Private Sector | Gross Domestic Product | Nepal Economy | COVID-19 impact

Photo: Ashish Thapa
Photo: Ashish Thapa


Measuring private sector contribution to the country’s economy

The sector contributed 81.55% of the total GDP in 2021/22. This sector is also the largest employer of the total workforce in the country — private establishments registered at the Office of Company Registrar (OCR) provided jobs to over 4.9 million persons in 2018.

By the_farsight |

The Federation of Nepal’s Chamber of Commerce and Industries (FNCCI) and International Finance Corporation (IFC) jointly released a baseline study last week on Nepal’s private sector — State of Private Sector in Nepal: Contributions and Constraints. The private sector's contribution to the country’s GDP has shrunk but remains the largest employer of the total workforce in the country, according to the study.

The sector contributed 81.55% of the country’s total GDP in the last fiscal year 2021/22 which was estimated to be 86.67% in 2012/13 but has since declined.

The study assessed private sector contribution as well as its present situation analysing the data between fiscal year 2011/12  and 2020/21.

The report shows the following contributions and characteristics of the private sector:

Defining private sector

Establishments owned and managed by individuals, groups, or corporations including enterprises, such as cottage industries, MSMEs, retail and large businesses, and multinational corporations. Private households, which are an important part of consumption and production, are also considered a part of the private sector. 

Gross Fixed Capital Formation (GFCF) and consumption

The private sector is a major contributor to the GFCF and consumption in the economy. Public sector GFCF increased by 0.6% in the fiscal year 2020/21, while the private sector’s GFCF grew by 6.1%.

GFCF refers to the total amount of investment made by a country or an economy in the production and improvement of fixed assets, such as machinery, equipment, buildings, and infrastructure, during a specific period of time, usually a year.

In consumption expenditure, the government share increased by 4.4%, while private consumption expenditure grew by 5.5%. The share of total consumption in GDP slightly decreased from 92.3% in 2020/21 to an estimated 90.7% in 2021/22. 

The private sector contributed around 87% of intermediate consumption in the economy between 2012/13 and 2021/22, and also 83% of national GDP at a constant price during the same period. However, the declining trend in private sector consumption over this period indicates potential hindrances to its growth.

Largest employer

The private sector employs 85.6% of the country’s total workforce. According to the recent census, the five most significant sectors ranked by percentage of people employed are — agriculture, forestry, and fisheries (57.3%), wholesale and retail trade including repair of motor vehicles and motorcycles (12.5%), construction (8.1%), other services (3.9%), and manufacturing (3.8%).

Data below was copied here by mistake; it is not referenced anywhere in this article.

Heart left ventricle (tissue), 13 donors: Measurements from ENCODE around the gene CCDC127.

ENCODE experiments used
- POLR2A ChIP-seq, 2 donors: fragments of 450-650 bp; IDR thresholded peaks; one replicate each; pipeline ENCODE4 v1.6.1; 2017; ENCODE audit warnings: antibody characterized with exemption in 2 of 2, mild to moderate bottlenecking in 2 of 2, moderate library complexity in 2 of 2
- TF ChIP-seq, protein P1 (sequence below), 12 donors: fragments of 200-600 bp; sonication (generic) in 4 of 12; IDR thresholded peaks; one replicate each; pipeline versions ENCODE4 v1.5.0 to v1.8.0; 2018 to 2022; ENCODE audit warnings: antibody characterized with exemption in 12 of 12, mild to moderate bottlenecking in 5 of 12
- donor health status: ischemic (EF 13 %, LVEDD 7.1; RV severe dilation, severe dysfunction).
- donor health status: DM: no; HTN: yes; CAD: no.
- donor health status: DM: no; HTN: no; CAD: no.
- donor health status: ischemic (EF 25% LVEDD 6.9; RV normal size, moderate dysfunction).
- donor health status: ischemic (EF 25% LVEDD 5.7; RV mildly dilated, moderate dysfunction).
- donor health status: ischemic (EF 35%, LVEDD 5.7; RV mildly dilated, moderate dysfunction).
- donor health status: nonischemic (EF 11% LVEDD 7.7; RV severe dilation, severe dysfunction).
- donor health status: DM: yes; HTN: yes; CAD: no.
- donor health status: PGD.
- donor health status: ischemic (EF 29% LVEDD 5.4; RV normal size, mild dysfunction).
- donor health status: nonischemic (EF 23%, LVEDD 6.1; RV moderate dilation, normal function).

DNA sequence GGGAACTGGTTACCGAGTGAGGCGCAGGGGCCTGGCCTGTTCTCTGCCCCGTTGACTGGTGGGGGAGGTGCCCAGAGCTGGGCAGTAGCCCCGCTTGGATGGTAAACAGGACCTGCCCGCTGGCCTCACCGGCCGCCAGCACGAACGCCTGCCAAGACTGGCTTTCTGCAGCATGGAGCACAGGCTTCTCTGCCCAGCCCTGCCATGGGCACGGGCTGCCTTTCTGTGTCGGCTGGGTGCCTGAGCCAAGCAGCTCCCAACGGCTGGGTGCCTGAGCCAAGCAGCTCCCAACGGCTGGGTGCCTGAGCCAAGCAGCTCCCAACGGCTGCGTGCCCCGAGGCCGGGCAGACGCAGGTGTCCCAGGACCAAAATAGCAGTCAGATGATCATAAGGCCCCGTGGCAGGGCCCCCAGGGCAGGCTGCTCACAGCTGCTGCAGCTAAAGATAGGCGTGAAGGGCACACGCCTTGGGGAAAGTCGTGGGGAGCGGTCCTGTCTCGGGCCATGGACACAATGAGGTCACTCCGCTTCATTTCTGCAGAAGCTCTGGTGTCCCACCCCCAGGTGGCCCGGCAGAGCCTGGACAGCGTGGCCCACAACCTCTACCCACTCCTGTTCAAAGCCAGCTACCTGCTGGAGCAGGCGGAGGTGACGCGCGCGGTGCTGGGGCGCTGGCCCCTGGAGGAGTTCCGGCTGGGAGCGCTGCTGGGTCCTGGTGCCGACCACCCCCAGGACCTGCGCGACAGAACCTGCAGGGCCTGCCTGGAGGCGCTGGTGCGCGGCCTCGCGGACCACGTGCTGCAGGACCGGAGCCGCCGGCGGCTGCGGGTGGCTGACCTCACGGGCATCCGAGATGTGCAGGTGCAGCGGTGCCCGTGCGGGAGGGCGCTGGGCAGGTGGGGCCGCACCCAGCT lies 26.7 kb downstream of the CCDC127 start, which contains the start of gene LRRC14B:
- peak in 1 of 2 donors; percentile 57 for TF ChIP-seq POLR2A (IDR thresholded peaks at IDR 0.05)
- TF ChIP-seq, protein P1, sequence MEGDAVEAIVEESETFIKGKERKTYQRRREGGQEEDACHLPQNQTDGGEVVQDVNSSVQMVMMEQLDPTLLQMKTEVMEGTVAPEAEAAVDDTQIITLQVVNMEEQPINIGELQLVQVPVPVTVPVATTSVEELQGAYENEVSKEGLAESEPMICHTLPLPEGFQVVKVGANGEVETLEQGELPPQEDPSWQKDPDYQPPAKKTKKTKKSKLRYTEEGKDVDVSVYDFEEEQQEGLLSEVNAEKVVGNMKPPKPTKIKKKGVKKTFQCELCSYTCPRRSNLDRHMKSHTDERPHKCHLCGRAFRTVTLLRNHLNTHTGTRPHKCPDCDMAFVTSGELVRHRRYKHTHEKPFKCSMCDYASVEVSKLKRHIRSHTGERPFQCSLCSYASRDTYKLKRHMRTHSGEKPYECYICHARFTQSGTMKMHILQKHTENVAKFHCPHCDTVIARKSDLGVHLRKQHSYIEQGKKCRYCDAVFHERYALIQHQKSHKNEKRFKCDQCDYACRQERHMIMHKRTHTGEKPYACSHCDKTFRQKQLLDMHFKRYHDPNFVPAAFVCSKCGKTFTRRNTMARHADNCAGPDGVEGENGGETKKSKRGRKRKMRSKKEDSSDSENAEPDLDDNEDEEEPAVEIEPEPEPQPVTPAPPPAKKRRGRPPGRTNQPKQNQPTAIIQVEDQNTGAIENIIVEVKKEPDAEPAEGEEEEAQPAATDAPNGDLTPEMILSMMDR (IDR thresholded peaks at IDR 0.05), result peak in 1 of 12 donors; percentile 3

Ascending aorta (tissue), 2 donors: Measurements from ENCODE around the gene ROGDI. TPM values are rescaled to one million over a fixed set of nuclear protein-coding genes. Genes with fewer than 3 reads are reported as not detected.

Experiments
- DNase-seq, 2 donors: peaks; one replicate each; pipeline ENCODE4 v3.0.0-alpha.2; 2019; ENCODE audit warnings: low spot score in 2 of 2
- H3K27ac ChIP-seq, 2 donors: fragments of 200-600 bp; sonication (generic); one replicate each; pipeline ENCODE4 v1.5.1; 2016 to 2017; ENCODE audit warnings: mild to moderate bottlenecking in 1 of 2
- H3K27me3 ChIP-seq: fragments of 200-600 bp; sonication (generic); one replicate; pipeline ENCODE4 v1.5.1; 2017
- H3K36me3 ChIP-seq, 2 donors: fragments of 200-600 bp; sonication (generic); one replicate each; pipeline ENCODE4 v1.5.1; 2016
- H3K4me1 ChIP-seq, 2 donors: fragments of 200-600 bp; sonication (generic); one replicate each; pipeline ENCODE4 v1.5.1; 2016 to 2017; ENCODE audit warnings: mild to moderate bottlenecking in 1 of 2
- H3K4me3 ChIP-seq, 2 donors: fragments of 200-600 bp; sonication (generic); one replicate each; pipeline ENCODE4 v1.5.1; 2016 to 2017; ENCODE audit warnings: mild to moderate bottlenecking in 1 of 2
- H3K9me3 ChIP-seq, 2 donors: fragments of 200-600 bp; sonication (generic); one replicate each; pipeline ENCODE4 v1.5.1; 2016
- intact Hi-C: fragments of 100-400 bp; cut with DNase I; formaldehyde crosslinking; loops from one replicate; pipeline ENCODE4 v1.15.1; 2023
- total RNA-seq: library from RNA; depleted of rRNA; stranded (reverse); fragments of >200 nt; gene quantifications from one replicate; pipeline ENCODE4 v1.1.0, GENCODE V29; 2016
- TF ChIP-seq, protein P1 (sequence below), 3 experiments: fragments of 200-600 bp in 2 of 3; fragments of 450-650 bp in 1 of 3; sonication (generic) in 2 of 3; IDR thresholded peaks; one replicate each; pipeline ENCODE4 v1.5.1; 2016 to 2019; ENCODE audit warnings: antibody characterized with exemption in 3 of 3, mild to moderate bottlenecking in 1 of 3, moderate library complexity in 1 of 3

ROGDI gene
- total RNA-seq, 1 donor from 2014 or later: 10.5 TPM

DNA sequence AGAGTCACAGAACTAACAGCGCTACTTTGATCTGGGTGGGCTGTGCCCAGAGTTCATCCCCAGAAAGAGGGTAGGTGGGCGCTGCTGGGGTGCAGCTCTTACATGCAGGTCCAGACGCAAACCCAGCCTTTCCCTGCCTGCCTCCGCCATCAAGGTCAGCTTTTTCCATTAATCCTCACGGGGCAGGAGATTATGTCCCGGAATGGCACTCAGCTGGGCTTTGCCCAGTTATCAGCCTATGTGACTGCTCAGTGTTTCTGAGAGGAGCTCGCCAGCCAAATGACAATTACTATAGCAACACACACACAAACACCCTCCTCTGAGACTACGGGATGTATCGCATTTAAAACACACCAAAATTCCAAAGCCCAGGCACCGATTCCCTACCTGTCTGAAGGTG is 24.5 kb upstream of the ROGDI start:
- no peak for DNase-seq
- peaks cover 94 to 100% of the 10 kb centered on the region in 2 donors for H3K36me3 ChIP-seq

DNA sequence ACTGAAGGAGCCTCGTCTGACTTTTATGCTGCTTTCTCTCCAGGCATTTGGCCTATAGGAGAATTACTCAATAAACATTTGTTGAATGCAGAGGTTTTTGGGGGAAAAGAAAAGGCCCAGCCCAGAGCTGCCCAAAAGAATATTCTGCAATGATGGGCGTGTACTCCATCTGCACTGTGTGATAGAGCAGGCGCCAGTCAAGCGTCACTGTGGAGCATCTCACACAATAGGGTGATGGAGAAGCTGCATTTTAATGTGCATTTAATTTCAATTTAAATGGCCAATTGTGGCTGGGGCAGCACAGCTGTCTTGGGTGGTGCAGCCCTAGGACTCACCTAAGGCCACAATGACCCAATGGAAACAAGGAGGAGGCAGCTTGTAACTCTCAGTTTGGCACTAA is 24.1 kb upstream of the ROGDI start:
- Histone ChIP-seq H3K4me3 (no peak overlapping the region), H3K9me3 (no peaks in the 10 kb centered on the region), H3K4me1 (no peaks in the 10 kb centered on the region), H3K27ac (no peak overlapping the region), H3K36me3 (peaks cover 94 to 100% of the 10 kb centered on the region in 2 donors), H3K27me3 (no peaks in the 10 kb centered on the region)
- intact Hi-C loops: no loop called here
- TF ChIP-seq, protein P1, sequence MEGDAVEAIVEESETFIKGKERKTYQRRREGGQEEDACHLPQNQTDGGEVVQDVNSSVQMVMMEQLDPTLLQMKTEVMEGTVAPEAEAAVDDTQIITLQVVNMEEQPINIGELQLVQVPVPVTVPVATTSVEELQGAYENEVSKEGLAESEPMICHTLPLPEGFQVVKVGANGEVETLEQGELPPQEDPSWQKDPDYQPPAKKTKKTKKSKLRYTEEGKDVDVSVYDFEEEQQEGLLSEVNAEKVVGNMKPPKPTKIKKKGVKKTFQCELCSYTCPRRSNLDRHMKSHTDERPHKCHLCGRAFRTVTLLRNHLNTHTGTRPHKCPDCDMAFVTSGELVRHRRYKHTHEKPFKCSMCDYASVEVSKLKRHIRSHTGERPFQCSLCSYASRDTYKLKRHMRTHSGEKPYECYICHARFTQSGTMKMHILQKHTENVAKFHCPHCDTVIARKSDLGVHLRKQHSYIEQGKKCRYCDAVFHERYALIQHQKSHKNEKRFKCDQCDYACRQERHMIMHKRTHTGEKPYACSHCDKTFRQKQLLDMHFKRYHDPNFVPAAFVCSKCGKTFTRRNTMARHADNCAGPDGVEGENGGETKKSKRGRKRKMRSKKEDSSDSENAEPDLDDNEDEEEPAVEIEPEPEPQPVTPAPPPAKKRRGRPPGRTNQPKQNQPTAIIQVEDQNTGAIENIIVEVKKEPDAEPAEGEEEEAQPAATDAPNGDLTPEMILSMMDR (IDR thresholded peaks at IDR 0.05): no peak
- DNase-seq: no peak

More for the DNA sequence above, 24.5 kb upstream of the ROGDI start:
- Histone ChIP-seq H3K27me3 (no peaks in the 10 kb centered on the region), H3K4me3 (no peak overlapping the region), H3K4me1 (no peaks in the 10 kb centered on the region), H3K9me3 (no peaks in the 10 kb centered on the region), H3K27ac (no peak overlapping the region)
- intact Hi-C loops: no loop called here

Private sector establishments registered at the Office of Company Registrar (OCR) provided jobs to 4,938,566 persons. Of this, micro, small, and medium enterprises (MSMEs) accounted for 4897117 and large industries accounted for 41,449 jobs.


The number of private sector establishments increased significantly over the past 35 years — from 28,660 in 1983 to 923,356 in 2018. When compared to the 2011 economic census data, the growth in the number of private sector establishments stood at 47.6%. 

Small enterprises constitute 62.4% of the private sector, followed by medium-sized enterprises (22.9%), and large enterprises (14.7%). 

The service sector has the highest number of establishments, accounting for 85.5% of the total, followed by the secondary sector — industries, construction, and energy — at 11.9%, and the primary sector — agriculture, forestry, and fisheries — at 2.7%. 

The report also involves a primary survey of 517 firms across Nepal to assess the impact of COVID-19 on businesses and their awareness of sustainability and climate change. 

50% of the surveyed firms were wholesale and retail traders, 13% were from the hotel and accommodation sector, and 12% from the manufacturing sector. 

Furthermore, 79% of enterprises incurred a loss of revenue during the lockdown. However, once the lockdown was lifted, 50% of the firms reported profits. During the COVID-19 restrictions, 87% of the surveyed firms were affected, with 63% reporting full closure. 

The report, in particular, is the initial effort to set a broad baseline for Nepal’s private sector. In order to provide a view of the contribution made by the private sector to Nepal’s economy, the report comprises analyses of both published and unpublished secondary data.

According to the report, the role of the private sector in Nepal’s development has been significant ever since the country’s return to democracy in the 1990s followed by the government’s liberalisation, privatisation, and globalisation policies. This has led to significant growth in several sectors, such as finance, hospitality, tourism, education, and health.

On the other hand, the report identified a number of areas that need to be improved, such as streamlining bureaucratic procedures, increasing transparency and accountability in the public administration, enhancing the reliability and affordability of transport services, and lowering tariffs on essential imported inputs.

Summarised by Vivek Baranwal

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